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Educational YouTube Video Links Produced by Others

Radical Stitch - Curator Walkthrough

Curators Sherry Farrell Racette, Michelle LaVallee, and Cathy Mattes discuss the works and themes of one of the most significant exhibitions of contemporary Indigenous beading across North America ever presented—Radical Stitch. Beading is one of the defining mediums of contemporary Indigenous art on this continent, and this landmark exhibition will bring much needed critical attention to the breadth and impact of this practice. Radical Stitch looks at the contemporary and transformative context of beading through the aesthetic innovations of artists and the tactile beauty of beads. Beading materials and techniques are rooted in both culturally informed traditions and cultural adaptation, and function as a place of encounter, knowledge transfer, and acts of resistance. Connecting to a tradition of making, exercised over thousands of years, this skill-based practice ties one artist to another, past to present and beyond. The exhibition includes a range of work from the customary to the contemporary, with a variety of approaches, concepts, and purposes. Gathering together top artists from across North America/Turtle Island, the selected pieces exemplify current and future directions of some of the most exciting and impressive practices. The works in Radical Stitch invite viewers to immerse themselves in the political, creative, and aesthetic dimensions of beadwork. Learn more about this exhibition at:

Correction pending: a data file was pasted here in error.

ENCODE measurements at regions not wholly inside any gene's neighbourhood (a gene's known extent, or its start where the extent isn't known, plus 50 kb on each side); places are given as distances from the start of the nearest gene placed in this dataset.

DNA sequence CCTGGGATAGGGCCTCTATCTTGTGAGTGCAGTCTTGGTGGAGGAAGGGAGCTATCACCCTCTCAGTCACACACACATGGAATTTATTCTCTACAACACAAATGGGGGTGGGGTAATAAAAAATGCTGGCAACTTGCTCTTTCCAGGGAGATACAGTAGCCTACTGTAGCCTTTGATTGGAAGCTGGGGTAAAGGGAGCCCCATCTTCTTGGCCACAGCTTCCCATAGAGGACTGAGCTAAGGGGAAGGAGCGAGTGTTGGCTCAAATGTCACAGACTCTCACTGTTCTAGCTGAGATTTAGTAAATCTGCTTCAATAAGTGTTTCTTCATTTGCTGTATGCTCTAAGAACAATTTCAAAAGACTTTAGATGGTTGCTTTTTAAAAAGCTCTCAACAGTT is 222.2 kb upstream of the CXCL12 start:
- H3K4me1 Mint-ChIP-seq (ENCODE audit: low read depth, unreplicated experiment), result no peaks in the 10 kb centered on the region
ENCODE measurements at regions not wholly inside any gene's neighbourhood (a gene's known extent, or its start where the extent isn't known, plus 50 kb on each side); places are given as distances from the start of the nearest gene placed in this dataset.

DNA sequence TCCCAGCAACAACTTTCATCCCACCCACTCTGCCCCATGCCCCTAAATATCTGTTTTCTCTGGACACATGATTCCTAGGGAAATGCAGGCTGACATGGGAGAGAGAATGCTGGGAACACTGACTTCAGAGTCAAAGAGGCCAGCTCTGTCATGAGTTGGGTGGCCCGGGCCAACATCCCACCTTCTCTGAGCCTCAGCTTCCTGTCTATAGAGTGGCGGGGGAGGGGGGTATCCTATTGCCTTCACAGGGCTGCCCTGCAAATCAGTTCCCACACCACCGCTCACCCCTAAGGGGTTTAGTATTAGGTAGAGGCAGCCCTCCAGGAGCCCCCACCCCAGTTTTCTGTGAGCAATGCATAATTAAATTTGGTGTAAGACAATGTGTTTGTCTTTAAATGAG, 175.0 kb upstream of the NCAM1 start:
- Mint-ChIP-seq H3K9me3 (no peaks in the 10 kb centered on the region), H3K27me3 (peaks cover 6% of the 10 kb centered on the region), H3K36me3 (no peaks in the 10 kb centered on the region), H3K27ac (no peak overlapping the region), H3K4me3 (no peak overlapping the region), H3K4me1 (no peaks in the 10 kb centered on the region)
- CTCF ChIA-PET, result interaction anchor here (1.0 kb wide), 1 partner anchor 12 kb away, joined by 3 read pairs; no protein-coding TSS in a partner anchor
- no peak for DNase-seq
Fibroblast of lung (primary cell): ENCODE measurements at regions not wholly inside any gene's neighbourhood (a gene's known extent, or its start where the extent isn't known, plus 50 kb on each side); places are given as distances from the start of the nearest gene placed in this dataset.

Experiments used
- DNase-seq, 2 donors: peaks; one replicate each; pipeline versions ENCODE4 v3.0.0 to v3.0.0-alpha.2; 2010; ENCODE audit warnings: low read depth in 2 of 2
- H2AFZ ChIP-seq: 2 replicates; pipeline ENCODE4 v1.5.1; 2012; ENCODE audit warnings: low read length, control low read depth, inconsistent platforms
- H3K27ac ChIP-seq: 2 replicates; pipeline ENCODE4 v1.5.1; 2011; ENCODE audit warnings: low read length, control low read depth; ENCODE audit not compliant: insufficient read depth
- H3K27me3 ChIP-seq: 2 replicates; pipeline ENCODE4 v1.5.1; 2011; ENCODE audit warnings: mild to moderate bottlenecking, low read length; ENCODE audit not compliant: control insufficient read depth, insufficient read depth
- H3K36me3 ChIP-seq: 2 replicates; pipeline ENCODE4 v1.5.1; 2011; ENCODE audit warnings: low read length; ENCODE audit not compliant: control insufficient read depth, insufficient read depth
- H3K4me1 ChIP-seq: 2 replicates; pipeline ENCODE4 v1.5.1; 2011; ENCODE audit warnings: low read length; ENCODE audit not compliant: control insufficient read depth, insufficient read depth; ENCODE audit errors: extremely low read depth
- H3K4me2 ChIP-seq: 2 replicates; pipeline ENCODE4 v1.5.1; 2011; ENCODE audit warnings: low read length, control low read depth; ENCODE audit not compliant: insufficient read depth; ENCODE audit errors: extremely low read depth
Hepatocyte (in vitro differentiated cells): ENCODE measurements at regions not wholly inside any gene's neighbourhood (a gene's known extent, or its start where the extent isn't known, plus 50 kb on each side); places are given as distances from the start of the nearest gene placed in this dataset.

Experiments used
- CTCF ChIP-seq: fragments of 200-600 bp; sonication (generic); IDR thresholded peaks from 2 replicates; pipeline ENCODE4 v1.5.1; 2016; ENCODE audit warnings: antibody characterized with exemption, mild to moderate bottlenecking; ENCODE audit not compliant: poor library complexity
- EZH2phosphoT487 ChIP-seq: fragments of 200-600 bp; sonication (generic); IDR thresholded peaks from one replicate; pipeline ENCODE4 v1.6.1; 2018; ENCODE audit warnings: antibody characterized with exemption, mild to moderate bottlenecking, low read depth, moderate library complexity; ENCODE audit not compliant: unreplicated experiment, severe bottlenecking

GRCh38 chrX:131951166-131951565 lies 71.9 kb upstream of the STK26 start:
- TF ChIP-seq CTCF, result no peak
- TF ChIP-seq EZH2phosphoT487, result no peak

The residential school survivors and their descendants, the victims of the 60's Scoop and children who grew up away from their home community, are trying to rebuild their Indigenous identity and sense of self. Colonization has damaged Indigenous identity, connection to place and cultural continuity. Yet, Indigenous resilience and strength is shining through and today our presenter will examine the current social cultural and educational movements to bring back what was nearly lost. Presentation by Richard Hill.

Richard Hill is a Tuscarora Citizen of the Haudenosaunee, a Confederation of the Seneca, Cayuga, Onondaga, Oneida, Mohawk and Tuscarora Nations. He has been responsible for recovery of wampum belts from museums and historical societies, uncovering the history they carry, and sharing these teachings so that the lessons of history are not forgotten. He has worked for the National Museum of the American Indian, the State University of New York at Buffalo, Six Nations Polytechnic and now is the Indigenous Innovations Specialist at Mohawk College, Hamilton, ON. Warning: The following video includes a discussion of the harsh treatment experienced by First Nations children in residential schools in the 1950s. This content is disturbing, so I encourage everyone to prepare themselves emotionally before proceeding. If you believe that the presentation will be traumatizing for you, then you may choose to forgo it. Please seek assistance if you require it.


Truth and Reconciliation Resources are available at the following locations. Truth and Reconciliation Commission of Canada Truth and Reconciliation Commission of Canada: Call to Action National Centre for Truth and Reconciliation

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